Andrew Inchley has built his career on getting to the heart of issues and constructing innovative solutions. Over the last 12 years with Icon Group and Slade, he has embraced opportunities to refine a unique skill set, blending pharmaceutical knowledge with a solid grounding in IT.
Andrew is our GMP (Good Manufacturing Practice) Systems Manager at Mt Waverley. It’s a diverse role in which Andrew serves as the interface between operations on the manufacturing floor and the IT systems that drive them.
“A lot of what we do is around quality assurance and reporting. We challenge the system we’ve designed to ensure it will behave the way we expect, and we analyse it to identify areas for improvement. We look at ways to help users make decisions, reduce errors, and provide clearer and synthesised information.”
It’s no surprise then, that Andrew says the best part of his role is the challenge of problem solving.
“I could never be bored in a job. I’m driven by the unique challenges of every day. I’m lucky enough to be invited to assist on projects that call for innovative solutions. I have the chance to look at something and say, ‘we can do it differently, we can do it better.’ And this is what Slade Health promises – change and progress.”
Early days as a graduate pharmacist
Andrew says it’s his growth-mindset and a healthy dose of curiosity that has brought him to where he is today.
After leaving school in 1998, Andrew enrolled in a pharmaceutical degree at Monash University, Melbourne. He began working part time in a dispensary, focusing on non-sterile compounding – the process of formulating customised medication for patients.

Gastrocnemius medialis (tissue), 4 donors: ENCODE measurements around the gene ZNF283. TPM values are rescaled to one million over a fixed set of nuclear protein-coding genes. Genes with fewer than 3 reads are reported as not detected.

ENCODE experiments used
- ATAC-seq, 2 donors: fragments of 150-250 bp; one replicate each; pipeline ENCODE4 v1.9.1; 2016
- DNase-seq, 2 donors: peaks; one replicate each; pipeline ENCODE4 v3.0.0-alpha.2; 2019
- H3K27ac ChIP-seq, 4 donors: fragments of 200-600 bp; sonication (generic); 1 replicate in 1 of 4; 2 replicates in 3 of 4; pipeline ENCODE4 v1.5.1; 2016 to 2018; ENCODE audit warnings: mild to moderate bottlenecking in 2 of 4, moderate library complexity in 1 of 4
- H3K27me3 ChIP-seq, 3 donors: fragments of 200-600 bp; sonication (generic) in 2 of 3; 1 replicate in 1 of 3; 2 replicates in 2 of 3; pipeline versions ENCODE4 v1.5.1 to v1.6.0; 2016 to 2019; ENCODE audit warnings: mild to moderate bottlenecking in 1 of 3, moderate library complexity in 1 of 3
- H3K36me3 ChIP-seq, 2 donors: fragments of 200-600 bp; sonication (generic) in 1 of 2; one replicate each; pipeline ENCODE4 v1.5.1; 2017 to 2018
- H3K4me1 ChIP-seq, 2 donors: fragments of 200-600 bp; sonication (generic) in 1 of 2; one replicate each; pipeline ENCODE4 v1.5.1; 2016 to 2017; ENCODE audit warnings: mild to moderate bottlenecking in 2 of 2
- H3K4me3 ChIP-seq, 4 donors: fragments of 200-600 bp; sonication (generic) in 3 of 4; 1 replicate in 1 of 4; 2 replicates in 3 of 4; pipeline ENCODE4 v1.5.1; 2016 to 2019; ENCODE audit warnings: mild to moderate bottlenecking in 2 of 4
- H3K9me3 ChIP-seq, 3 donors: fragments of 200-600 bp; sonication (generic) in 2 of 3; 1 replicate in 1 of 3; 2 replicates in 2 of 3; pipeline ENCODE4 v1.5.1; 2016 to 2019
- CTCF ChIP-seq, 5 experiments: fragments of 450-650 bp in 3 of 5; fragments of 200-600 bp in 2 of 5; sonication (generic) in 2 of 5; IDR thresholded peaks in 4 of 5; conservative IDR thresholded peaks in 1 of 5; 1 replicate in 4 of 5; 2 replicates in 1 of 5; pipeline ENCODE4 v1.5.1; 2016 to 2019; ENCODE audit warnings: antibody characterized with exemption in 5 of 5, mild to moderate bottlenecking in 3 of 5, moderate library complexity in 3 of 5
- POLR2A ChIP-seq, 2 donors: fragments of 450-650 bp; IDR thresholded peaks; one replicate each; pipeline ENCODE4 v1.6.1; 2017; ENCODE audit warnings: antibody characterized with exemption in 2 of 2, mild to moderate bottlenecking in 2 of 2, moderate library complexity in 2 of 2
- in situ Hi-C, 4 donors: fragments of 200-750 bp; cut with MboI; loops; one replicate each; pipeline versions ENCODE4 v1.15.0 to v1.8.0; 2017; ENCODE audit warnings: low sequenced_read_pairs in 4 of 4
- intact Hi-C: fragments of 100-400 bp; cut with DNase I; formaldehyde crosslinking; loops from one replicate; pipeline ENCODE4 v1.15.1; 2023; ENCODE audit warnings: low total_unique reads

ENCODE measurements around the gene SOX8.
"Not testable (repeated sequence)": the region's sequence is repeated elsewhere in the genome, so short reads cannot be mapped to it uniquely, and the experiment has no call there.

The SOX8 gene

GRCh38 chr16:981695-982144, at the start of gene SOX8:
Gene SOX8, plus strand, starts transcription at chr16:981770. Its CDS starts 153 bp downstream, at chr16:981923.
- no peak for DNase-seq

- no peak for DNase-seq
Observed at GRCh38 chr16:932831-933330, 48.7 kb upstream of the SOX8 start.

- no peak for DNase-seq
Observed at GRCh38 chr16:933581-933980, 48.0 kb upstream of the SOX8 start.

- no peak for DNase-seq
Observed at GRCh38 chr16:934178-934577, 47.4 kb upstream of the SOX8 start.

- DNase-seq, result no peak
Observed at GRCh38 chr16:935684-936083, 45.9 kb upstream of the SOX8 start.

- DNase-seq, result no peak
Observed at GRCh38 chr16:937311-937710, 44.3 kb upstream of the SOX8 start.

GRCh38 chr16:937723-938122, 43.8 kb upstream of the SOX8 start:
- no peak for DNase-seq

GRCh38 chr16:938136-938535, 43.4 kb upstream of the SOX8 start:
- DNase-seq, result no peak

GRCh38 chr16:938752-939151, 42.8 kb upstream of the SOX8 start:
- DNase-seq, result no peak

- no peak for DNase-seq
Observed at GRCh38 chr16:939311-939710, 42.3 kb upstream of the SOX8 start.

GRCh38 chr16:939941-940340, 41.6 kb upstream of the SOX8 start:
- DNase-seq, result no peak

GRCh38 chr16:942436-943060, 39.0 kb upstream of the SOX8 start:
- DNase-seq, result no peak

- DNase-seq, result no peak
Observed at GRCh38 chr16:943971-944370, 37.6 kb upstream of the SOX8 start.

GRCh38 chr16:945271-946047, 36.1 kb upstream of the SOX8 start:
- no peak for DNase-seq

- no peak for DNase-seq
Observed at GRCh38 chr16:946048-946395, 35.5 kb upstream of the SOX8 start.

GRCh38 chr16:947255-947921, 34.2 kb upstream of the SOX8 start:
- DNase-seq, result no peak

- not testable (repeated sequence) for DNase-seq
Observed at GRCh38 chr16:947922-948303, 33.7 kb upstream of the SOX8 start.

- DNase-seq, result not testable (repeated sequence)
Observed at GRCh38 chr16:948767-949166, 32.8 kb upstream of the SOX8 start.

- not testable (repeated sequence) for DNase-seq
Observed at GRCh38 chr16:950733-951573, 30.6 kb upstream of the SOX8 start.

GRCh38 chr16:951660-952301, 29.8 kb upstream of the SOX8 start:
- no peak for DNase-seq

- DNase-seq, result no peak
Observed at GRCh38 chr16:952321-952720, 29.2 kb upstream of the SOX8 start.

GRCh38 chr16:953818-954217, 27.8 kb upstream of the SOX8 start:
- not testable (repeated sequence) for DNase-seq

“I’d always wanted to work in healthcare. My mother was a nurse. I didn’t want to be a doctor, and pharmacy seemed like it would give me a good opportunity to make a difference.”
At his first job, Andrew quickly saw an opportunity to improve the batch sheet (pharmaceutical labels) database and bolster its capabilities.
“The batch sheets were just Word documents saved on a hard drive. I had an interest in IT, so I constructed a database that would hold all the formulations and calculate prices according to each formulation’s ingredients.”
His craftsmanship in addressing the issue would be a preamble to the narrative of his career.
Joining the Icon and Slade family
After graduating, Andrew packed his bags and headed to Mackay to help set up a non-sterile compounding facility. After eight months however, he was ready to move home to be closer to family and friends. Returning to Melbourne he worked as a locum pharmacist for over a year, gaining experience across a number of pharmacies. With a growing curiosity about the world of hospital pharmacy, he joined Icon’s pharmacy division via Slade Richmond as a compounding pharmacist in November 2007. A year into his role, Andrew embraced with both arms the opportunity to step up into a leadership position.
“I learned a lot very quickly – how to run and maintain a clean room and how to lead people. Slade put me on a management course; a practical course to help me transition from a technical role to leading people. It gave me confidence in what I was doing, and it demonstrated Slade’s confidence in me.”
All in: transitioning to an IT role
When Slade Health joined Icon Group in 2015, Andrew and his team were exposed to the customised software of another facility; an advanced system which they wanted to see at Waverley.
The software training fueled Andrew’s passion for IT processes, so he decided to step into a role solely focused on IT processes, as our GMP Systems Manager.
“We’ve continued to develop the software, including adding a web-based ordering portal to allow customers to place orders from anywhere in the world. This was a big achievement because it has reduced reliance on our operators. We’ve also built a clinical oncology system interface for health professionals and patients to send orders to us directly. We’re always looking at ways to revolutionise our operating systems.”
Slade Health and Icon Group welcome innovation. They’re open to change and doing things differently. I’ll present something and they’ll say, ‘Hey, great idea. Let’s run with it’. I started in a clinical role but I’ve embraced different opportunities over the years, as a result I’ve uncovered a unique role which really suits my interests.